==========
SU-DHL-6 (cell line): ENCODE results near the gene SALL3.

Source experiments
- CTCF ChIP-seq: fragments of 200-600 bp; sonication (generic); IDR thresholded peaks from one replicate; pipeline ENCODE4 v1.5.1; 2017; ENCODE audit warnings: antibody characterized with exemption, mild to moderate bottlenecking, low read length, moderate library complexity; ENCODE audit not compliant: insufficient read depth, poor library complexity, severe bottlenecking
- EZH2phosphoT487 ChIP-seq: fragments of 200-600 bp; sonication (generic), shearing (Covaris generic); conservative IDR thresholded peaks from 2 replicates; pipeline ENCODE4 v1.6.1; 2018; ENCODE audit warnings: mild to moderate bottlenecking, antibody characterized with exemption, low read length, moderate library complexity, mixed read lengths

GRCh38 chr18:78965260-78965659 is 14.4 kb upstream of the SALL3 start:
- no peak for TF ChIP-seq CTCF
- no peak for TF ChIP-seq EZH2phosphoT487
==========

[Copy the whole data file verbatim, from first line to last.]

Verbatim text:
SU-DHL-6 (cell line): ENCODE results near the gene SALL3.

Source experiments
- CTCF ChIP-seq: fragments of 200-600 bp; sonication (generic); IDR thresholded peaks from one replicate; pipeline ENCODE4 v1.5.1; 2017; ENCODE audit warnings: antibody characterized with exemption, mild to moderate bottlenecking, low read length, moderate library complexity; ENCODE audit not compliant: insufficient read depth, poor library complexity, severe bottlenecking
- EZH2phosphoT487 ChIP-seq: fragments of 200-600 bp; sonication (generic), shearing (Covaris generic); conservative IDR thresholded peaks from 2 replicates; pipeline ENCODE4 v1.6.1; 2018; ENCODE audit warnings: mild to moderate bottlenecking, antibody characterized with exemption, low read length, moderate library complexity, mixed read lengths

GRCh38 chr18:78965260-78965659 is 14.4 kb upstream of the SALL3 start:
- no peak for TF ChIP-seq CTCF
- no peak for TF ChIP-seq EZH2phosphoT487